Yes, today was the day. I saw Stephanie Pearl-McPhee a.k.a The Yarn Harlot in person today. She looked like she does in pictures. See? Here’s a (kind of dark) picture of Stephanie with a sock she is working on, and her camera, getting ready to take a picture of us.
We arrived a good half hour early, because I wanted to try and get a chair so I could nurse more easily if needed. There were no chairs left when we got there. At least not the official kind. We managed to rustle up some regular bookstore chairs and drag them over behind the array of fold-up chairs. Much of Stephanie’s writing and speeches about knitters comprises of examples of how the world underestimates knitters. In the past she has used bookstore’s tendency to fail to provide enough chairs at for her talks as one such example. She didn’t mention it tonight, but a knitter next to me shook her head disapprovingly and loudly chided the bookstore staff for having a noted knitting author out to speak and then only having 8 copies of her latest book available for sale. Needless to say, all 8 copies sold out well before the event. The bookstore then apologetically handed out bookplates for Stephanie to sign for those who had placed an order for one of her books; people could then put her signature in the book when it arrives.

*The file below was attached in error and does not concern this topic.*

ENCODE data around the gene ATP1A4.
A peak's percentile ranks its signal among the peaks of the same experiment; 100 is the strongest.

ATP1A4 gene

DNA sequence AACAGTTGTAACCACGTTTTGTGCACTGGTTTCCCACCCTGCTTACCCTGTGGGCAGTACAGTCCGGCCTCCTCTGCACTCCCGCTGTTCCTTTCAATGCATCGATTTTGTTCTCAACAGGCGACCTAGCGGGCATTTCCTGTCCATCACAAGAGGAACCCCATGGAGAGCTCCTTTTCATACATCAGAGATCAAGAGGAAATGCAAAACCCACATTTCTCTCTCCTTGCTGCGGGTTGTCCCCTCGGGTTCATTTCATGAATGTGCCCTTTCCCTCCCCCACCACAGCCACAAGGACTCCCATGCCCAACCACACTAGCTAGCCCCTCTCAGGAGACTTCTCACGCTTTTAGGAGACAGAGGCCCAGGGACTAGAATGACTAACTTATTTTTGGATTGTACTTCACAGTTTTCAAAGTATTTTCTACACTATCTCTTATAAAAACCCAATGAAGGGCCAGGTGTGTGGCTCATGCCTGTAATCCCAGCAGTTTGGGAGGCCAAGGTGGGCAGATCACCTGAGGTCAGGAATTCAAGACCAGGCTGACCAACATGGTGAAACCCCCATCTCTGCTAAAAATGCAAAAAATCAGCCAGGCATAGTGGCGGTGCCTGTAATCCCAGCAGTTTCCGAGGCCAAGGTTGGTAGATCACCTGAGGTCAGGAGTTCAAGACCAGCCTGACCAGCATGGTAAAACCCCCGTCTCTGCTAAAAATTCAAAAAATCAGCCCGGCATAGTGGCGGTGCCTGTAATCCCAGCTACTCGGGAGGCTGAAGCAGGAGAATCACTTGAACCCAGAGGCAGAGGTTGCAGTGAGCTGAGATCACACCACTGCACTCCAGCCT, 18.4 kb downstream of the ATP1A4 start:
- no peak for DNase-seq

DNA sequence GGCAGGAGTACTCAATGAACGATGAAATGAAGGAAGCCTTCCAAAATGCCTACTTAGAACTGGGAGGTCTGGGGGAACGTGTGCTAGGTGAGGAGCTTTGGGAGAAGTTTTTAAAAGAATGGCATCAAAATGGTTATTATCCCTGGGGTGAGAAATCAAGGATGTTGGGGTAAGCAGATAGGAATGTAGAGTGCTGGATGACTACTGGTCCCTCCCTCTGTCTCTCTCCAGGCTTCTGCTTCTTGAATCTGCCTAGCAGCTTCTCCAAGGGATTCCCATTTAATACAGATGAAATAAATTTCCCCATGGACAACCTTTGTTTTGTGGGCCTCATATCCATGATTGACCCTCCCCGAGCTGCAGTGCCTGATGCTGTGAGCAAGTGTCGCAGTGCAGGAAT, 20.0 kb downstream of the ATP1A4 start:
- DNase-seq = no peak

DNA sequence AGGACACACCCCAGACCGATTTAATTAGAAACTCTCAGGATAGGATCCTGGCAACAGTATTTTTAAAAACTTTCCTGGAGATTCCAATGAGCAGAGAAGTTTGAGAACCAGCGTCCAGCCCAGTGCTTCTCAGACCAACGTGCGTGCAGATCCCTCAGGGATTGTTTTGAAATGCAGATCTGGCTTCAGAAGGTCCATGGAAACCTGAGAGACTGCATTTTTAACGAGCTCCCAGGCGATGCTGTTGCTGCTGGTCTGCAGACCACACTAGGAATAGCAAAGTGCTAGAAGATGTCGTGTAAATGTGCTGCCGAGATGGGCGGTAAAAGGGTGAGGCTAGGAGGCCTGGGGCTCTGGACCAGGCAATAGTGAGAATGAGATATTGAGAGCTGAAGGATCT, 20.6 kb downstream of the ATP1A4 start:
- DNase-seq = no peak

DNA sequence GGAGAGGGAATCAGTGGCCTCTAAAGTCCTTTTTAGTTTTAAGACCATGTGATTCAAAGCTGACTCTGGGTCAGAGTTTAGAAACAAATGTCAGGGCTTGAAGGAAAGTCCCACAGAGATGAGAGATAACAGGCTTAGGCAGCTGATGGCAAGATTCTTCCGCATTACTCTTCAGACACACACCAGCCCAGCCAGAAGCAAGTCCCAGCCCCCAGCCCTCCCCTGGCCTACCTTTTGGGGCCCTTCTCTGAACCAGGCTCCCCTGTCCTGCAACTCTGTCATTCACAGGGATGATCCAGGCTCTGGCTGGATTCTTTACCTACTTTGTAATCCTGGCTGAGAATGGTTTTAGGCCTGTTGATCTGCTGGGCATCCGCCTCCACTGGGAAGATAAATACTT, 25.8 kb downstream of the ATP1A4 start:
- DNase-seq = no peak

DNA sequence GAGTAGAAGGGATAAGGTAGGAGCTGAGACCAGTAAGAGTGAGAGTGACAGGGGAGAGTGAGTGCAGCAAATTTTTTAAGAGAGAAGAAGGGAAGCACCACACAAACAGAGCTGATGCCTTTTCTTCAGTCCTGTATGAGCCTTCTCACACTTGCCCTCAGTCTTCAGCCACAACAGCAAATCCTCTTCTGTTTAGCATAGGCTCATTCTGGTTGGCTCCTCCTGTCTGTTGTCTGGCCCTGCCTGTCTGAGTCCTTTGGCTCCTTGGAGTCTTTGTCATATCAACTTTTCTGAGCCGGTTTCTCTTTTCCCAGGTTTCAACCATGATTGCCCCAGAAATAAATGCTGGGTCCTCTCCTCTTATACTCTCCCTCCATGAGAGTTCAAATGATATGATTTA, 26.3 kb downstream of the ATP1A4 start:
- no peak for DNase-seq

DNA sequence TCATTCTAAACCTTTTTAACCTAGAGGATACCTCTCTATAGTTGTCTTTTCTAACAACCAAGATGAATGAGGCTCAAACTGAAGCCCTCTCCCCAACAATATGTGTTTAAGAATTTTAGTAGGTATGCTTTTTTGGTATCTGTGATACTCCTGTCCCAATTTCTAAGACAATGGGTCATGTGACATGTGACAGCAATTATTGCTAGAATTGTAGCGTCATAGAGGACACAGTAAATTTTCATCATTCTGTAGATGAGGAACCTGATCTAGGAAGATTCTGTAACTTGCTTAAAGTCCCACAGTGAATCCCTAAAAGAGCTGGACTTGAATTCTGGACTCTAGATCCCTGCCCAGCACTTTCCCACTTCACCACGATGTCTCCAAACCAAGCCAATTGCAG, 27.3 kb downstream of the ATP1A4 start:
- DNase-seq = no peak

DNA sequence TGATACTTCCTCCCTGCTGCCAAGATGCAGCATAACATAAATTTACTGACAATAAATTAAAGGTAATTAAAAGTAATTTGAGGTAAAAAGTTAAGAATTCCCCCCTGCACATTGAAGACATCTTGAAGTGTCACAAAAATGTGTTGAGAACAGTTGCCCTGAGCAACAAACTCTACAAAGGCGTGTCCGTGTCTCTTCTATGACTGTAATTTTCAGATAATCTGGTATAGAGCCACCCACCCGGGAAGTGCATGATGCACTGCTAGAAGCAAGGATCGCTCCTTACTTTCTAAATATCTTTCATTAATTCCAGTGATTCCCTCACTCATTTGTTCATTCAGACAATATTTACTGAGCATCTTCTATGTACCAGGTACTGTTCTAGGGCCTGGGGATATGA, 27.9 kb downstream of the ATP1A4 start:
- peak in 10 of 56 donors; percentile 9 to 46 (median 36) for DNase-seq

Part of the fun, was of course, seeing so many other knitters, of all ages and types, proudly displaying finished projects and works in progress. There were shimering multicolored lace shawls, and crisp sweaters and intricate socks. One woman demonstrated how to knit in the Portuguese style to curious onlookers. Other people shared newly discovered stitch patterns and yarn sources.
Then Stephanie spoke and was as funny and informative as ever. She said lots of things to make us feel good about being knitters, pulling out as her trump card some scientific experiments about the states of the brain which show that repetitive movement like rubbing prayer beads and knitting is good for getting you into a theta state of mind which is the state of creative relaxation that Buddhist Monks and Einstein spent a lot of time in. This type of activity has been shown to physically alter the brain she said, in good ways, by promoting creativity, making people more easily able to cope with stress and can possibly help prevent Alzheimer’s. Or something like that.
I wasn’t able to take good notes because I was busy doing this and this:
Photos courtesy of Frida.